It is wise to recognize abuse and hatred toward religious beliefs and culture early on and take a firm stance for liberty before things get worse.
Observation number three, many American Christians give lip service to the notion of freedom. Still, they don’t understand what liberty means nor why it should be “True North” on their political compass. Every election cycle brings this to light.
There’s typically a Republican candidate who panders to Christian conservatives on the right, and there’s a Democrat candidate who panders to the compassionate crowd on the left. Generally, neither side believes in liberty.
They only endorse freedom as long as it’s the freedom to say and do things they agree with. Consequently, upon acquiring political power, each side passes measures and implements controls that grant the government new levels of authority typically never reclaimed by the citizens.
In America, we have the Constitutional Republic with a Constitution designed to protect us from Democracy in its purest form, which is Socialism . . . majority (mob) rule. The whole idea is to preserve the liberties of those who find themselves part of a minority.
The problem is that many of the people on both the right and left will gladly give up liberty in exchange for leveraging the authoritarian power of government to coerce the behavior of those on the opposite side.
American Christians, little by little, are forfeiting their biblical mandate to exert a godly influence over their nation in exchange for government mandates that have a lot more to do with controlling offensive behaviors than preserving liberty.
You see, faithful Christ-followers will never comprise a lasting numeric majority of the population. Jesus made this clear with His statement in Matthew 7:14 (KJV),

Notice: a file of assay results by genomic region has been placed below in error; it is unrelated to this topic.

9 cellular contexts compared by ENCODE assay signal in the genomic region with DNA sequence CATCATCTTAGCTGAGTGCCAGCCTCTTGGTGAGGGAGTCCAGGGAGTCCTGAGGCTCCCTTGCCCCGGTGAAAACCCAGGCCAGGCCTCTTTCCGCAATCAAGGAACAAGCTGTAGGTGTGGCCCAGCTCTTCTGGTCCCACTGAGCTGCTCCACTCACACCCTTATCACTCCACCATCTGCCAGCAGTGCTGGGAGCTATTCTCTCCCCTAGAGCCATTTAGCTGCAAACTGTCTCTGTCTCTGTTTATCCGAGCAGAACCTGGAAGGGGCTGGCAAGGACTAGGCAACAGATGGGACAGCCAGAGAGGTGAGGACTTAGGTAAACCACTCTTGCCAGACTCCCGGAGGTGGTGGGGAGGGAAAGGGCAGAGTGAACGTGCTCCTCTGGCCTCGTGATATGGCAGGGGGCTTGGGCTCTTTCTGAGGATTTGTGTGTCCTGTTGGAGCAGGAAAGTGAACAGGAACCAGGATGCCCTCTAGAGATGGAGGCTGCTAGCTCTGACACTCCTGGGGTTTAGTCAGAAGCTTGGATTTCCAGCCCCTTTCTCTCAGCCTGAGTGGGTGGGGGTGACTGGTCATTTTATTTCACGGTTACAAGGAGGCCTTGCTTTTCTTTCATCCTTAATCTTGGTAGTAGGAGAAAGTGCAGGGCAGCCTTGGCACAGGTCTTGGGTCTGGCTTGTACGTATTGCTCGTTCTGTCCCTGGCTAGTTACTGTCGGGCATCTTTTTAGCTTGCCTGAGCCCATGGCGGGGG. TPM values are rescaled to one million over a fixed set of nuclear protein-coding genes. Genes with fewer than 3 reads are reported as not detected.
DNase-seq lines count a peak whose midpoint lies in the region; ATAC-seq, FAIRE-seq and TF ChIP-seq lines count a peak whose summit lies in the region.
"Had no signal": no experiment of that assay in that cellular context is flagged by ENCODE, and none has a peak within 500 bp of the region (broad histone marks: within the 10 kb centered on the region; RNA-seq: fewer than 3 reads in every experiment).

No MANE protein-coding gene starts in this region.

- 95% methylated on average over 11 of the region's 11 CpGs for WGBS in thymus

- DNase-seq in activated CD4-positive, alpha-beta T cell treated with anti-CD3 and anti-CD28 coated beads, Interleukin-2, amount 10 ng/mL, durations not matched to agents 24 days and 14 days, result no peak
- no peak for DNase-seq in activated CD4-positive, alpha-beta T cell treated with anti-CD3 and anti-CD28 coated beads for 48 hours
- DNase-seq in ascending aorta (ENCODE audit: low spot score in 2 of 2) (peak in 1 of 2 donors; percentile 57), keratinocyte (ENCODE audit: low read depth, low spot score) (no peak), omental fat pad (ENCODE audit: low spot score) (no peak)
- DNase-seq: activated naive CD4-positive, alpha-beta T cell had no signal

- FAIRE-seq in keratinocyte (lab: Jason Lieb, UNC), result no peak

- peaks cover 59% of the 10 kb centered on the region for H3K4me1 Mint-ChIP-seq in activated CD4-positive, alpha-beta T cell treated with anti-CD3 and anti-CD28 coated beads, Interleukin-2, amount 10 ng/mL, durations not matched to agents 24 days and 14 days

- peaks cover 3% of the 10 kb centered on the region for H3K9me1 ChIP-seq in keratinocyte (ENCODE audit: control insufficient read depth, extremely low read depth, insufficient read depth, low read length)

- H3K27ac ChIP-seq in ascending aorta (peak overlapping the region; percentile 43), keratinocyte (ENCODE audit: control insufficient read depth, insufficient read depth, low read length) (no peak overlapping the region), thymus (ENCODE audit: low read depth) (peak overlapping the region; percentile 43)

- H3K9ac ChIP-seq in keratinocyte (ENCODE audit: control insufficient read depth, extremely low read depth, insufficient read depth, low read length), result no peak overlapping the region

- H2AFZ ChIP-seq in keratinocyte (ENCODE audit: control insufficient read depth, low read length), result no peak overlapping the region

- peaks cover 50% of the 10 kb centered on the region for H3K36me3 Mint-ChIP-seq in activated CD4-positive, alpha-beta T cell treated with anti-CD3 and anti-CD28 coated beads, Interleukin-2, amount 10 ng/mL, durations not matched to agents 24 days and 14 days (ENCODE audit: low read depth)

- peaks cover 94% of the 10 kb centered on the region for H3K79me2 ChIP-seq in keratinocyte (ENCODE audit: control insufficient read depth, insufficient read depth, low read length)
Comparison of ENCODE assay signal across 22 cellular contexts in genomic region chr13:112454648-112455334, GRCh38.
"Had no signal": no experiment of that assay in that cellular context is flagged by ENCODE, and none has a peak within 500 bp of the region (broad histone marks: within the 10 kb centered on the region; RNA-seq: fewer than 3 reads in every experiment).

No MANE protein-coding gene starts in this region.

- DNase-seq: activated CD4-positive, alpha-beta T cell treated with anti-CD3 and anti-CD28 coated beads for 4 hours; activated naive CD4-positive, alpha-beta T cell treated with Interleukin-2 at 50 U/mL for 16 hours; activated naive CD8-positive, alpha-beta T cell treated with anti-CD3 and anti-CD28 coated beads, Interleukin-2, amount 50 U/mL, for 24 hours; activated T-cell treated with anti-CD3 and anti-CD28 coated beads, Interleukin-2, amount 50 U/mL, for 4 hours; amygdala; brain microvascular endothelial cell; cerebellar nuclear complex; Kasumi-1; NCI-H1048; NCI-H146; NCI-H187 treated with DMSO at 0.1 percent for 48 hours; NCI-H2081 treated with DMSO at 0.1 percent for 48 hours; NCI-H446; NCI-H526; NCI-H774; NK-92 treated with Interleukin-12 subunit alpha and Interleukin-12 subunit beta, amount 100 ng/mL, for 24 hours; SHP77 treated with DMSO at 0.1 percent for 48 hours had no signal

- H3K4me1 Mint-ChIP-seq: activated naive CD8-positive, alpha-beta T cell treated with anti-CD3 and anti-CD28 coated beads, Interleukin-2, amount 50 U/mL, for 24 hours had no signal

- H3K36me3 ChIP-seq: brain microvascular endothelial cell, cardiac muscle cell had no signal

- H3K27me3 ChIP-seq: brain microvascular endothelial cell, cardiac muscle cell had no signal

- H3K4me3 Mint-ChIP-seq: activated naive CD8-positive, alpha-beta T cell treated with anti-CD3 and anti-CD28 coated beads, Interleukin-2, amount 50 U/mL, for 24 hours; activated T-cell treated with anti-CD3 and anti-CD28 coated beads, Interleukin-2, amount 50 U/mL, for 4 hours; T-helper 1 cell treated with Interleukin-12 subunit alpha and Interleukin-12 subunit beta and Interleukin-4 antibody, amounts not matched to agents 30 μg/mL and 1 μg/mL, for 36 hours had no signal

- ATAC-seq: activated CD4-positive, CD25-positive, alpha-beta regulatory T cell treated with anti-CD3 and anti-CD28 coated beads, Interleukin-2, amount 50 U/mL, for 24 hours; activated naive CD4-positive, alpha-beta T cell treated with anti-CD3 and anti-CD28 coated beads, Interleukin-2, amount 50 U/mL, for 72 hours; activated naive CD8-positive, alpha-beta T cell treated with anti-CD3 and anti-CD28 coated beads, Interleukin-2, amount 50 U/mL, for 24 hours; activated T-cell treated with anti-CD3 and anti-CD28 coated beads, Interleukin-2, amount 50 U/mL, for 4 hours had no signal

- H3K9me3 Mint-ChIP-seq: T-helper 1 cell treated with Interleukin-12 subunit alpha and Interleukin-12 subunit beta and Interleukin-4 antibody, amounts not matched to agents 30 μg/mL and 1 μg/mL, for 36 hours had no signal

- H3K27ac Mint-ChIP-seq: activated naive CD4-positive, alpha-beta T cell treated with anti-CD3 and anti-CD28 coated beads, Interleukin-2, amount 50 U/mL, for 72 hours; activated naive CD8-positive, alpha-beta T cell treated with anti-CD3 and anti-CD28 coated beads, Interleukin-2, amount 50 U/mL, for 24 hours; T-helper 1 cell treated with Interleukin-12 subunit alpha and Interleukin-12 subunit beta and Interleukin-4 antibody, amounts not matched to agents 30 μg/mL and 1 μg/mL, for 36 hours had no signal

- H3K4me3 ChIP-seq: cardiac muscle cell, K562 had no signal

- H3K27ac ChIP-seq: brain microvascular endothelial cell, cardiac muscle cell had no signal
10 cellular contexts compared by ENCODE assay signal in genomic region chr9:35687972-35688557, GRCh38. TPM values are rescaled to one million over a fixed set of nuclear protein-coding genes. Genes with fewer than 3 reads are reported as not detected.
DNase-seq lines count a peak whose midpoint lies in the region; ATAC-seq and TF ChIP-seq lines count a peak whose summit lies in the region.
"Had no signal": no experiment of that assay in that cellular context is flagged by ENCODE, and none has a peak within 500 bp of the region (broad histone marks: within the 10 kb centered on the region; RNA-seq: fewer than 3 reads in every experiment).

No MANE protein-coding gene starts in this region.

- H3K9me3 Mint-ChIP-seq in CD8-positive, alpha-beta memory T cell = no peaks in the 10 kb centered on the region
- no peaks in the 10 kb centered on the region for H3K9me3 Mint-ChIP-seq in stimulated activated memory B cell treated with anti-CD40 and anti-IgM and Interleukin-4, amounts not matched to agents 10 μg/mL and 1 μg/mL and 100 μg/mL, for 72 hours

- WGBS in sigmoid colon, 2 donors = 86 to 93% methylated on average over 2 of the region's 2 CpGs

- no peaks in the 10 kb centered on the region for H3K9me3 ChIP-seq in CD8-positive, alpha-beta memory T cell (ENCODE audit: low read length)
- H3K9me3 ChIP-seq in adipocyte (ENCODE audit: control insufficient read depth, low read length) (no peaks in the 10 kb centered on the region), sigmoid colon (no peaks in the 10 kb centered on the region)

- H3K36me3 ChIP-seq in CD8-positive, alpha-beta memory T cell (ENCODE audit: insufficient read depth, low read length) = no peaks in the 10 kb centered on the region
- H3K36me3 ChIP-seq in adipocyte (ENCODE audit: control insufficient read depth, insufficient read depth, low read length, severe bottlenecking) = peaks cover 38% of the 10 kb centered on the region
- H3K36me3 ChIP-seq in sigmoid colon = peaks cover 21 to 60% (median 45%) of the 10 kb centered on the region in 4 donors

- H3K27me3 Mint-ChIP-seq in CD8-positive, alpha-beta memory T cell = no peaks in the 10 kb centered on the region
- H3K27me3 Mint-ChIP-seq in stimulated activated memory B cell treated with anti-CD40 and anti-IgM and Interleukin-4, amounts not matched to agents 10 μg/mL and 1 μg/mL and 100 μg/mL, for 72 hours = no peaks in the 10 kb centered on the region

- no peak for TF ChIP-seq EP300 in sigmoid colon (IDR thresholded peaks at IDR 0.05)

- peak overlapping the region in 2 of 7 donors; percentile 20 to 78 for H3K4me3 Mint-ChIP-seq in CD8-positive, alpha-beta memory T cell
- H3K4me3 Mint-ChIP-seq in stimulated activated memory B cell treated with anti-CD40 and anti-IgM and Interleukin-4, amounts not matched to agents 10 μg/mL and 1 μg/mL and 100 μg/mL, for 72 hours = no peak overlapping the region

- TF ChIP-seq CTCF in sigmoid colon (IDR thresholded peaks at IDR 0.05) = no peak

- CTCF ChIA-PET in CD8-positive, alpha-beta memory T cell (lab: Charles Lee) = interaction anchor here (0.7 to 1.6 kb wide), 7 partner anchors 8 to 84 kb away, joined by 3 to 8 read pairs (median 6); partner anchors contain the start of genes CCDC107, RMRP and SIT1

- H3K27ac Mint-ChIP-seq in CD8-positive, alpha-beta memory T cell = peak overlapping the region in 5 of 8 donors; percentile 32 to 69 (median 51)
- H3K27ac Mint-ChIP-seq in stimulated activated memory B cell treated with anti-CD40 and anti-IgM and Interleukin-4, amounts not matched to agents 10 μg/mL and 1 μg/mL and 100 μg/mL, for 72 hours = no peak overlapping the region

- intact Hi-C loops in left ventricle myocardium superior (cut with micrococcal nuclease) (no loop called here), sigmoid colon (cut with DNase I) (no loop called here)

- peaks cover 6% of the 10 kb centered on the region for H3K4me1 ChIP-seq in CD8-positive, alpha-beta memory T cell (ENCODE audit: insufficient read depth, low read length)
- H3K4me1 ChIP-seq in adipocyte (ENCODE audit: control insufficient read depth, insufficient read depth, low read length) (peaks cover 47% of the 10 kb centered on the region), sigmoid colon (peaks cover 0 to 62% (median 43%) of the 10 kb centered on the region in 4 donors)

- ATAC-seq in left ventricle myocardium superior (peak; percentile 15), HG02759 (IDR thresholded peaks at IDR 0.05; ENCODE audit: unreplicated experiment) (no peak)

“strait is the gate, and narrow is the way, which leadeth unto life, and few there be that find it.”
That means every time well-meaning, but misguided Christians support the passage of a law that’s designed to coerce and control rather than preserve and protect the rights of individuals to life, liberty, and personal property, we are giving the opposing side the power that they will eventually use to “persecute” us when they’re in charge.
We are not living in a theocracy, and the New Testament does not teach a puritanical dominion theology. Christians are to strive for cultural dominance by force of law.
We live in the Constitutional Republic with democratic processes. As such, we should take our stand on liberty . . . even when that means freedom to say and do things we oppose as long as those things don’t infringe upon the rights of others.
In conclusion, yes, there is a rise in the persecution of Christians in America, but many of the Christians’ cries in crisis ring hollow in light of the severity of Christian persecution in many foreign lands. That doesn’t mean that the cries of persecution are not valid.
It means that Christians would serve God’s people to keep things in perspective and recognize that the harassment being faced currently is only the beginning. Opt for more specific terms like discrimination and hostility so that the word “persecution” has a more potent meaning when it’s time to face the same kinds of atrocities that Christians in places like North Korea and Saudi Arabia are facing.
Things will get much worse in the future, and it would be wise to pursue the preservation of freedom and liberty now while we still have a peaceful means to do so.
Josh attended seminary through Rock of Ages Baptist Bible Institute out of Cleveland, TN. He has held about every position one could hold in a local church: Sunday school teacher, Children’s Church Preacher, Bus Ministry Director/Worker, Missions Director, Choir Director, Song Leader, Janitor, etc. In October of 2005, he was ordained as an Assistant Pastor at Rest Haven Baptist Church, and that’s where he served until God called him into the Pastorate at Enon Baptist Church in Alto, GA at the age of 32. He stepped out by faith in obedience to God’s instructions and quickly received a call from Blessed Hope Baptist Church in Free Home, GA where he now serves as Pastor. In his free time, Josh enjoys spending quality time with his wife (who is his high school sweetheart) and three children: Zoey, Ava, and Jack, as well as reading, writing, hunting, cooking, weight lifting, and martial arts.